Ogliastra - The Coast

The coast of Ogliastra stretches for over 87 kilometres, from the northern borders of the province of Cagliari right up to the beach of Cala Luna which, to the north, marks the borders of Baunei and Dorgali. It is a unique stretch of coastline, still wild in places with rocky crags overhanging crystal-clear waters, alternating with wide, white sandy beaches with services of all kinds for tourists.

The areas where nature is the wildest and most spectacular are to be found at Baunei and from Santa Maria Navarrese up to Cala Luna. For tens of kilometres, the coastline is characterised by high, rocky cliffs which occasionally leave space for bewitching coves only reached by sea. Only two of these, Cala Luna and Cala Sisine, are fairly large while all the others, rather small and absolutely unique, appear to be wedged between high, vertical walls and the emerald sea, such as Cala Biriola, Cala Mariolu (or Ispuligidenie) and Cala GoloritzŤ. During the summer months the coves are visited by numerous bathers who flock to them via boats, either tour boats or hired. The terrain behind the coves is still unspoilt but there are specific trekking itineraries to follow so as to reach the coves on foot as well.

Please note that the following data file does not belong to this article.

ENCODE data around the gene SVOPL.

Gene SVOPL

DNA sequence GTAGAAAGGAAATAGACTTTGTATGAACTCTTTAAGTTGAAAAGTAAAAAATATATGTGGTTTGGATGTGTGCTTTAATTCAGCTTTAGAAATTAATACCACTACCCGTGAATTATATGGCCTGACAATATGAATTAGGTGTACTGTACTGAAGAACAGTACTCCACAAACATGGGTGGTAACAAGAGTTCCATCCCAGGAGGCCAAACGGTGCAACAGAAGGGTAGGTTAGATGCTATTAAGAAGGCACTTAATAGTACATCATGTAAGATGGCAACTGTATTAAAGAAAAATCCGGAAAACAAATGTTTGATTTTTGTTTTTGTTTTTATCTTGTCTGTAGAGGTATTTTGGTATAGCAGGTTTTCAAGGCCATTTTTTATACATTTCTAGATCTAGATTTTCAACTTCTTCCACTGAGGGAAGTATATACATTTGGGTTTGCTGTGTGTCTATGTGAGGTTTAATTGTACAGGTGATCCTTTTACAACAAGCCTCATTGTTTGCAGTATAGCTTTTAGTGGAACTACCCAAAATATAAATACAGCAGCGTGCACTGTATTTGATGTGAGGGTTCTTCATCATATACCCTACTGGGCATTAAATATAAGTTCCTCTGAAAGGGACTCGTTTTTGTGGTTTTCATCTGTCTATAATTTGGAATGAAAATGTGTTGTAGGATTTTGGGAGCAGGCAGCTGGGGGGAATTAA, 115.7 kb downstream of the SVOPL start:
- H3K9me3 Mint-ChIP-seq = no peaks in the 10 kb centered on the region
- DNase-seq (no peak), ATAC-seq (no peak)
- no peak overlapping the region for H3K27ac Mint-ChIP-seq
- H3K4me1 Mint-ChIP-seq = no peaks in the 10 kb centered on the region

Tortoli - Scogli Rossi di Arbatax Baunei - Vista sul golfo di Orosei Baunei - Cala Biriala Baunei - La costa Baunei - La costa Baunei - Cala Biriala


Just a little to the south you will find the village of Santa Maria Navarrese, with its characteristic tourist port and Spanish tower. At just over a kilometre from the coastline, out from the wide Lotzorai beach, the Isle of Ogliastra emerges from the waters which, with a surface area of over ten hectares, characterises the Gulf of Arbatax, where you can also see the famous "Red Rocks", formations of red porphyry which contrast with the grey, granite rocks.

Further south you can see the Lido of Orrž, with its beaches of fine, white sand lined with granite rocks which stretch as far as the splendid beach at Cea, characterised by its stacked red porphyry. Even further to the south, a long, sandy shoreline is marked by the Spanish tower at Barisardo and the area of Perda Pera at Cardedu. The coast continues with the Bay of Gairo, characterised by a succession of porphyric rocks and charming little coves. The coastline terminates with the beach of Coccorrocci, formed by unusual porphyric pebbles of various shades. Looking east you will find Monte Cartucceddu which overlooks the sea and the peak of Capo Sferracavallo.

Worthy of special mention are the two beaches of Sarrala (Tertenia), also of fine, white sand. Finally, closing the Ogliastrine coast are the ten kilometres of cliffs in the wild, uninhabited area of Serra 'e mari (Quirra), bordered on the south by the Tower de Murtas, close to the borders with the province of Cagliari.